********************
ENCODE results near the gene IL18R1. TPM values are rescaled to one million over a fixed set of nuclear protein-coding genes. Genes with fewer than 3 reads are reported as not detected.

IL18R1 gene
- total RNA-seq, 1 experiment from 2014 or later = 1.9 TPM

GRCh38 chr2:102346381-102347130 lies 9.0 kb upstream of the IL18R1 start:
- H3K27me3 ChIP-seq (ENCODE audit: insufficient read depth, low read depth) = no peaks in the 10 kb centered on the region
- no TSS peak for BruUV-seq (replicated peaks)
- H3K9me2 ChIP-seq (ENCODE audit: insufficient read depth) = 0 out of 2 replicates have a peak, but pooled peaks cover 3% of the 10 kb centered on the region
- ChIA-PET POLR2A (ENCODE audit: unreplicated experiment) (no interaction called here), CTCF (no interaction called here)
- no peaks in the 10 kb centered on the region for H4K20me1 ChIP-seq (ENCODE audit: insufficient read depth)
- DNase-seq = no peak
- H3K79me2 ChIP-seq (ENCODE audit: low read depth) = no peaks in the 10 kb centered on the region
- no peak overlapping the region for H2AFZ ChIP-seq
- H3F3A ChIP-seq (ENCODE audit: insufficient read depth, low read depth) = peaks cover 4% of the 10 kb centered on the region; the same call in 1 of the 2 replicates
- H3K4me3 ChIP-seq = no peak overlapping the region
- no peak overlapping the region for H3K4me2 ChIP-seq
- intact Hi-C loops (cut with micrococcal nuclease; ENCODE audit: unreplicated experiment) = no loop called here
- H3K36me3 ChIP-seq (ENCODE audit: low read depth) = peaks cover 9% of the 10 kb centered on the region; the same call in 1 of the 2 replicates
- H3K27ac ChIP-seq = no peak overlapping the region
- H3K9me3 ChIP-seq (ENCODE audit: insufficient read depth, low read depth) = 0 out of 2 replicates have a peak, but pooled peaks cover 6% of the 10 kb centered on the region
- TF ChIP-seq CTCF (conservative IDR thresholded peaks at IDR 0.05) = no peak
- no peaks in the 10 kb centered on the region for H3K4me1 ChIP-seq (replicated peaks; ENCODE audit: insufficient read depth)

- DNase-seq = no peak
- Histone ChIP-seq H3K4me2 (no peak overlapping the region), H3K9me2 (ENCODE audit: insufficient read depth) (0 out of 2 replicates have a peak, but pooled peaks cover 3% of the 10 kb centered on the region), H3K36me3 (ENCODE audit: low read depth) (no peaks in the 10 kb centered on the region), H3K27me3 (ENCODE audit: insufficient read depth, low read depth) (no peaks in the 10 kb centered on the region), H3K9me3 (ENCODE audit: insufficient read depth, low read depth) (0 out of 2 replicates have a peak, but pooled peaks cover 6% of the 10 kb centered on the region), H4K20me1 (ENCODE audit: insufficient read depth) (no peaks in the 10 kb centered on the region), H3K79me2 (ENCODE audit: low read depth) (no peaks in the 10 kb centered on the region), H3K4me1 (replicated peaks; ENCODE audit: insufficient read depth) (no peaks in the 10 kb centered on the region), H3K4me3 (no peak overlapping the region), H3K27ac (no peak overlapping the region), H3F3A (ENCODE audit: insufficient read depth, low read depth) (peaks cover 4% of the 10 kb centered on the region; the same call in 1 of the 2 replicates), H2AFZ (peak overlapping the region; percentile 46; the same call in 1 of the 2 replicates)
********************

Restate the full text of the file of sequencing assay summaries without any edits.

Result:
ENCODE results near the gene IL18R1. TPM values are rescaled to one million over a fixed set of nuclear protein-coding genes. Genes with fewer than 3 reads are reported as not detected.

IL18R1 gene
- total RNA-seq, 1 experiment from 2014 or later = 1.9 TPM

GRCh38 chr2:102346381-102347130 lies 9.0 kb upstream of the IL18R1 start:
- H3K27me3 ChIP-seq (ENCODE audit: insufficient read depth, low read depth) = no peaks in the 10 kb centered on the region
- no TSS peak for BruUV-seq (replicated peaks)
- H3K9me2 ChIP-seq (ENCODE audit: insufficient read depth) = 0 out of 2 replicates have a peak, but pooled peaks cover 3% of the 10 kb centered on the region
- ChIA-PET POLR2A (ENCODE audit: unreplicated experiment) (no interaction called here), CTCF (no interaction called here)
- no peaks in the 10 kb centered on the region for H4K20me1 ChIP-seq (ENCODE audit: insufficient read depth)
- DNase-seq = no peak
- H3K79me2 ChIP-seq (ENCODE audit: low read depth) = no peaks in the 10 kb centered on the region
- no peak overlapping the region for H2AFZ ChIP-seq
- H3F3A ChIP-seq (ENCODE audit: insufficient read depth, low read depth) = peaks cover 4% of the 10 kb centered on the region; the same call in 1 of the 2 replicates
- H3K4me3 ChIP-seq = no peak overlapping the region
- no peak overlapping the region for H3K4me2 ChIP-seq
- intact Hi-C loops (cut with micrococcal nuclease; ENCODE audit: unreplicated experiment) = no loop called here
- H3K36me3 ChIP-seq (ENCODE audit: low read depth) = peaks cover 9% of the 10 kb centered on the region; the same call in 1 of the 2 replicates
- H3K27ac ChIP-seq = no peak overlapping the region
- H3K9me3 ChIP-seq (ENCODE audit: insufficient read depth, low read depth) = 0 out of 2 replicates have a peak, but pooled peaks cover 6% of the 10 kb centered on the region
- TF ChIP-seq CTCF (conservative IDR thresholded peaks at IDR 0.05) = no peak
- no peaks in the 10 kb centered on the region for H3K4me1 ChIP-seq (replicated peaks; ENCODE audit: insufficient read depth)

- DNase-seq = no peak
- Histone ChIP-seq H3K4me2 (no peak overlapping the region), H3K9me2 (ENCODE audit: insufficient read depth) (0 out of 2 replicates have a peak, but pooled peaks cover 3% of the 10 kb centered on the region), H3K36me3 (ENCODE audit: low read depth) (no peaks in the 10 kb centered on the region), H3K27me3 (ENCODE audit: insufficient read depth, low read depth) (no peaks in the 10 kb centered on the region), H3K9me3 (ENCODE audit: insufficient read depth, low read depth) (0 out of 2 replicates have a peak, but pooled peaks cover 6% of the 10 kb centered on the region), H4K20me1 (ENCODE audit: insufficient read depth) (no peaks in the 10 kb centered on the region), H3K79me2 (ENCODE audit: low read depth) (no peaks in the 10 kb centered on the region), H3K4me1 (replicated peaks; ENCODE audit: insufficient read depth) (no peaks in the 10 kb centered on the region), H3K4me3 (no peak overlapping the region), H3K27ac (no peak overlapping the region), H3F3A (ENCODE audit: insufficient read depth, low read depth) (peaks cover 4% of the 10 kb centered on the region; the same call in 1 of the 2 replicates), H2AFZ (peak overlapping the region; percentile 46; the same call in 1 of the 2 replicates)